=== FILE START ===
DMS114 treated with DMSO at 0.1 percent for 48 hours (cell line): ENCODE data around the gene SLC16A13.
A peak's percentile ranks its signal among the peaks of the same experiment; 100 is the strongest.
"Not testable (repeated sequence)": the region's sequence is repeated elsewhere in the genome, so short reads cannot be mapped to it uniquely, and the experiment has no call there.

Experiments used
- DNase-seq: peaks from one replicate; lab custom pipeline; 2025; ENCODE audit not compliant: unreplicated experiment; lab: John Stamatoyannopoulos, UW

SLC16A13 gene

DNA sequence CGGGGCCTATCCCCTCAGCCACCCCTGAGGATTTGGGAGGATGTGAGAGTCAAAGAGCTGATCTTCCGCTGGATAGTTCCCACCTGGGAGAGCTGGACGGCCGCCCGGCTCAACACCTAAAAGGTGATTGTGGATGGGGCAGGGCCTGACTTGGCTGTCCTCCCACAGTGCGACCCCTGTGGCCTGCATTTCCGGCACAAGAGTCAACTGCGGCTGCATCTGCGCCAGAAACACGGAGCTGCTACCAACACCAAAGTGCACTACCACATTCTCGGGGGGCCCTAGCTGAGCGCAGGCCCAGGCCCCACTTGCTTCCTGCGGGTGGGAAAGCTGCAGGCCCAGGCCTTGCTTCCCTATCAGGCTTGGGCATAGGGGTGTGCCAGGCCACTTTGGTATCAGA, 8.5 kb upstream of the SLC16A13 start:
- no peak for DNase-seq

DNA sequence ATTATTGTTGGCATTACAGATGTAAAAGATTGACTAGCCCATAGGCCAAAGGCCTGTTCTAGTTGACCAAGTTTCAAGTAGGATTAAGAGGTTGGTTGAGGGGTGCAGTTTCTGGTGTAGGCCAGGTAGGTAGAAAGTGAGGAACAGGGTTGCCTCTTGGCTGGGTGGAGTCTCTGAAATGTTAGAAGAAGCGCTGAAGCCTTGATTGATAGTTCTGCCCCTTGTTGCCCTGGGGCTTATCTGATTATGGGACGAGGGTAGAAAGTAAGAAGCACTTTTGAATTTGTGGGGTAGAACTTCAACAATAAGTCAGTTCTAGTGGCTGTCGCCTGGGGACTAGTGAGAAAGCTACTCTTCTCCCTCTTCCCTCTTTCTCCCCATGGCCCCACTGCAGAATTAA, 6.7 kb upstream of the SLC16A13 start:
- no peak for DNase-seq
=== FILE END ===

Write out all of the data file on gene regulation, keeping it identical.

DMS114 treated with DMSO at 0.1 percent for 48 hours (cell line): ENCODE data around the gene SLC16A13.
A peak's percentile ranks its signal among the peaks of the same experiment; 100 is the strongest.
"Not testable (repeated sequence)": the region's sequence is repeated elsewhere in the genome, so short reads cannot be mapped to it uniquely, and the experiment has no call there.

Experiments used
- DNase-seq: peaks from one replicate; lab custom pipeline; 2025; ENCODE audit not compliant: unreplicated experiment; lab: John Stamatoyannopoulos, UW

SLC16A13 gene

DNA sequence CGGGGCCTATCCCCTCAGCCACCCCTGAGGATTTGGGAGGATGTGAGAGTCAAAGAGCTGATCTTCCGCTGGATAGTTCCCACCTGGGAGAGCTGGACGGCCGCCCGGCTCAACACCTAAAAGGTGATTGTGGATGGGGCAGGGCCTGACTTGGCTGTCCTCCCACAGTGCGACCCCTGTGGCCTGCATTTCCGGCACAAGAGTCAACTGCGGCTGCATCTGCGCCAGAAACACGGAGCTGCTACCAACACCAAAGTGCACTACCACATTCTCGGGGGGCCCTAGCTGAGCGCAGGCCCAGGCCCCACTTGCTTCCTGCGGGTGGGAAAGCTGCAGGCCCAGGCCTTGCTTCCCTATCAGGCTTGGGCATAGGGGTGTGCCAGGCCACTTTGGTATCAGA, 8.5 kb upstream of the SLC16A13 start:
- no peak for DNase-seq

DNA sequence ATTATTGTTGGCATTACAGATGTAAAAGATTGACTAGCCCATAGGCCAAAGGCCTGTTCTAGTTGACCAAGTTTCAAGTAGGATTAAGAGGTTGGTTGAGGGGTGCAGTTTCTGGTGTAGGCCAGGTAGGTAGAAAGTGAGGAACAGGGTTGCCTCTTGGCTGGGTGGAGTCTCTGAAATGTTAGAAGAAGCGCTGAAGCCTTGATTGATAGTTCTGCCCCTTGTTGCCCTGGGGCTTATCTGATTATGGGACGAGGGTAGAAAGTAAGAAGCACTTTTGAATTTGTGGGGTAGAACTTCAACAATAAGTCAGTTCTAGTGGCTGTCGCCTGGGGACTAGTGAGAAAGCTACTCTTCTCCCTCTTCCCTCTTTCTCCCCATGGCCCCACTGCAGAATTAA, 6.7 kb upstream of the SLC16A13 start:
- no peak for DNase-seq